NCBI ROFL: Gee, I wonder why guys don't like lipstick?

By ncbi rofl | April 15, 2010 7:00 pm


Do cosmetics enhance female Caucasian facial attractiveness?

“This study sought to investigate whether cosmetics do improve female facial attractiveness, and to determine whether the contribution of different cosmetic products are separable, or whether they function synergistically to enhance female beauty. Ten volunteers were made up by a beautician under five cosmetics conditions: (i) no make-up; (ii) foundation only; (iii) eye make-up only; (iv) lip make-up only; and (v) full facial make-up. Male and female participants were asked to view the 10 sets of five photographs, and rank each set from most attractive to least attractive. As predicted, faces with full make-up were judged more attractive than the same faces with no make-up. Sex differences within the results were also apparent. Women judged eye make-up as contributing most to the attractiveness. Men rated eye make-up and foundation as having a significant impact on the attractiveness of a full facial makeover. Surprisingly, lipstick did not appear to contribute to attractiveness independently.”


Image: flickr/cliff1066™

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  • ChH

    Caucasians are people from the region around Azerbaijan, Armenia & Georgia. The application of that term to Europeans started over 200 years ago from Johann Friedrich Blumenbach’s use of the since-discredited field of craniology.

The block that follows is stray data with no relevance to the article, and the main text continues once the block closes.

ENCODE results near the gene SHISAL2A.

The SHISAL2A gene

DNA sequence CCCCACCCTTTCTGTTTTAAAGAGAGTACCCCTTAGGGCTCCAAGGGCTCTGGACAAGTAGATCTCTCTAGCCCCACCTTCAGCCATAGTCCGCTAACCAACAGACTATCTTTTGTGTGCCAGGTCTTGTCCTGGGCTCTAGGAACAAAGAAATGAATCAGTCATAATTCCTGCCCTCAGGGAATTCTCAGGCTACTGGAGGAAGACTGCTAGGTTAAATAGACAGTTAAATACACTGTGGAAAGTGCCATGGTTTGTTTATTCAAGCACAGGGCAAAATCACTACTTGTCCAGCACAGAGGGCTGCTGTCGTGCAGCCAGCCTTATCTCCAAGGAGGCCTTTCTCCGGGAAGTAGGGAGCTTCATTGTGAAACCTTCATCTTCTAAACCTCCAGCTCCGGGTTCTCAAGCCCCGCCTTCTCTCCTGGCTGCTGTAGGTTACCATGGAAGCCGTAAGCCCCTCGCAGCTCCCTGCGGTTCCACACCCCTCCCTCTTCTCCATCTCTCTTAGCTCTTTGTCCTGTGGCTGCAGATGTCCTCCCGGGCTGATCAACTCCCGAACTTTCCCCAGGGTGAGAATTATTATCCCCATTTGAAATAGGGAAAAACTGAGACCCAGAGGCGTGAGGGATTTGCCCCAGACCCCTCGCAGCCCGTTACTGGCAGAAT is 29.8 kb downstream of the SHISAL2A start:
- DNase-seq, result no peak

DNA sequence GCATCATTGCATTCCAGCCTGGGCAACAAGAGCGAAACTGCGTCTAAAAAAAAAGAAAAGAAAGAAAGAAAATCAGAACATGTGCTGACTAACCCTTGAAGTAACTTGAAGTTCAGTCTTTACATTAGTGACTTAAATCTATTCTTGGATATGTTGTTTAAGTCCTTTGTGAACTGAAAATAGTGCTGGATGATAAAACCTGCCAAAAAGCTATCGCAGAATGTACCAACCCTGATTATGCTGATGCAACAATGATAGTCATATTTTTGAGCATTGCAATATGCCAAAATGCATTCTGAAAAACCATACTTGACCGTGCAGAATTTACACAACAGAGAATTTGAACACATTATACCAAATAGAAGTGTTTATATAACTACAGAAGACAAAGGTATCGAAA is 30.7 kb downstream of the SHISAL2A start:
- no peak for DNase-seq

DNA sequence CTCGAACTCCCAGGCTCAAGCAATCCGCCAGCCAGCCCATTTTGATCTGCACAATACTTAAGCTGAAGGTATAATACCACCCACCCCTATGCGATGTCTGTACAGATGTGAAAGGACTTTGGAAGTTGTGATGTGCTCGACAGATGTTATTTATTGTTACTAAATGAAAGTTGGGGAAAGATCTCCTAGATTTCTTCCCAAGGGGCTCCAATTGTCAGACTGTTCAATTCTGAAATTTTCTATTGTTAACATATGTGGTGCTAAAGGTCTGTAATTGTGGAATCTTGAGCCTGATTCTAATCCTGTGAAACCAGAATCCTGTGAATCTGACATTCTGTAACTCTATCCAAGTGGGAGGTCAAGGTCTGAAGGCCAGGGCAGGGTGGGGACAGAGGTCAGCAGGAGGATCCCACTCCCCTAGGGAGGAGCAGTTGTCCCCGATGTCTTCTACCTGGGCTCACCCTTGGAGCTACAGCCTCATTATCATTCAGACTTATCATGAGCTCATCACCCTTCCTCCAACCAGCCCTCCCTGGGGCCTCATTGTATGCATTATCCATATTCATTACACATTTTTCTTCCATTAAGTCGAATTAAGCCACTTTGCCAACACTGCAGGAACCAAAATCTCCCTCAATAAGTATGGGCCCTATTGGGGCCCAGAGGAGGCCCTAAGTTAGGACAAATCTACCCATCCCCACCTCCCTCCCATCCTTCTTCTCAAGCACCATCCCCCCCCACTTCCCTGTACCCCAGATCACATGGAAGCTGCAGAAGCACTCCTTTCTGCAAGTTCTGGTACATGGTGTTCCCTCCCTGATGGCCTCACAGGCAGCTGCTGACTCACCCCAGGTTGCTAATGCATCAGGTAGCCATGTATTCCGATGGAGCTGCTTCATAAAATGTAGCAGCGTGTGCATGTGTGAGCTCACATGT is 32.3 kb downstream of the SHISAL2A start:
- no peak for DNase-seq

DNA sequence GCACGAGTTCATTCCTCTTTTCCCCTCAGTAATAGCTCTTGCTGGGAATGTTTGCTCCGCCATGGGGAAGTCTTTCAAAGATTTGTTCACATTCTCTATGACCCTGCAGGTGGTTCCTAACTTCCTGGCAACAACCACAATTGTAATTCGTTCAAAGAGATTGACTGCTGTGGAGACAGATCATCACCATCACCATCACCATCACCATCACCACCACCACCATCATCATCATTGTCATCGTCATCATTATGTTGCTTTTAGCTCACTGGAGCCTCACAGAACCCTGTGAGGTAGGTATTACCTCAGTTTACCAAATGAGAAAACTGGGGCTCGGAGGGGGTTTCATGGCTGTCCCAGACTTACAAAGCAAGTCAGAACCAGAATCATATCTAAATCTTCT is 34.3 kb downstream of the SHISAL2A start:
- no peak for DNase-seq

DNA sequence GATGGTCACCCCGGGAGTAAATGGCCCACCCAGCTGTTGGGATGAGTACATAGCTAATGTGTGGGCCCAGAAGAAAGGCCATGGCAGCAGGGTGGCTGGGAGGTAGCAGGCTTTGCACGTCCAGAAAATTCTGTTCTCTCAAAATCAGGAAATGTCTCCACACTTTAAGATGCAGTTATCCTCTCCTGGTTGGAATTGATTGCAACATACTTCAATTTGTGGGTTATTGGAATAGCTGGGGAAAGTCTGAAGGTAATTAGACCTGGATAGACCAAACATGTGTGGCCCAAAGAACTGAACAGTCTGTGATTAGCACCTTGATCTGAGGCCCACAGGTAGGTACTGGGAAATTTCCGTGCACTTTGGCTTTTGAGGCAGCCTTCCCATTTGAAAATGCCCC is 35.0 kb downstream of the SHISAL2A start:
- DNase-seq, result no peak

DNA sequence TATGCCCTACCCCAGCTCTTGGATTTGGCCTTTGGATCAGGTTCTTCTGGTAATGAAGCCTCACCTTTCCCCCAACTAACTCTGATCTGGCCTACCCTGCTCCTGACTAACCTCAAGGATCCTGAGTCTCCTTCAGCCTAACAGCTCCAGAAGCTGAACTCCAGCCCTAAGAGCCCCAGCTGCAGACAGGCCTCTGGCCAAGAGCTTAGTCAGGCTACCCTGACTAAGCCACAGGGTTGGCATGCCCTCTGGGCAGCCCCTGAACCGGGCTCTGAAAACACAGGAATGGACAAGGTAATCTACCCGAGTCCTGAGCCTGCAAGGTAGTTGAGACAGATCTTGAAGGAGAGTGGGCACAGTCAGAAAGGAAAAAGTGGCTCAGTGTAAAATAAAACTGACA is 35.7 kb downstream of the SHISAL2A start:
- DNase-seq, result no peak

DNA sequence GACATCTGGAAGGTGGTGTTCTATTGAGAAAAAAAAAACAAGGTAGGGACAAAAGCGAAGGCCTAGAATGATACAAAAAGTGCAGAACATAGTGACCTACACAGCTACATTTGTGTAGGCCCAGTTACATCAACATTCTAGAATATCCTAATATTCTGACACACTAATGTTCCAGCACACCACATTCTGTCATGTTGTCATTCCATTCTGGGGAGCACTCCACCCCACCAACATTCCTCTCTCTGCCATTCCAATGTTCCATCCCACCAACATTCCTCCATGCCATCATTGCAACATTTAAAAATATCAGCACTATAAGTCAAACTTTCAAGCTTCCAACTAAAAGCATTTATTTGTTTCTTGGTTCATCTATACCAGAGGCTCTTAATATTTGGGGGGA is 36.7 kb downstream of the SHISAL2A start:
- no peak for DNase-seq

The lady in the picture is more accurately described as “European” or “white”.

  • Razib Khan

    i’m within you ChH. perhaps when we see the world “caucasian” used as if it’s some sophisticated term we should shoot back with “negroid,” “mongoloid” or “malay”?

  • Elissa

    The problem here is that all terms will be troublesome because the concept is troublesome. It’s a combination of historical conventions, social construction, and some phenotypical features, maybe among other things. Therefore it’s unlikely that we could find terms that adequately represent the complexity of the race concept. I think the best we can do is to be respectful of one another and allow groups to name themselves (rather than be named by more powerful groups) as much as possible.

  • J. Major

    I’m wondering why they only picked A. ten volunteers, and B. Caucasian/European/White women. Seems like kind of a narrowly-focused test for something as wide-ranging as attractiveness.

  • Jana Kamal

    Why did the only pick white people? Well, let’s think about it for a moment…maybe it’s for the simple fact that ‘make-up’ was a key factor in this test and women with white skin are so PALE that it provides to be a good ‘canvas’ for make-up. Women who are black [brown] and women who have the medium colored skin tone [like women from Indian] have darker skin and make-up would not show up as well on their skin tone. If anything, women with those natural skin tones generally do not need make-up. White women, on the other hand, [some] are so pale that their natural skin tone looks uneven on their face [like myself] – providing a good test subject for this experiment.

  • Anne Smith

    That’s not surprising as eyes are known to be one of the biggest factors in judging attractiveness. I’d be interested to see how much and what type of make up was applied on the full makeover though, as I know some guys are less attracted to overpowering makeup.


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NCBI ROFL is the brainchild of two Molecular and Cell Biology graduate students at UC Berkeley and features real research articles from the PubMed database (which is housed by the National Center for Biotechnology information, aka NCBI) that they find amusing (ROFL is a commonly-used internet acronym for "rolling on the floor, laughing"). Follow us on twitter: @ncbirofl


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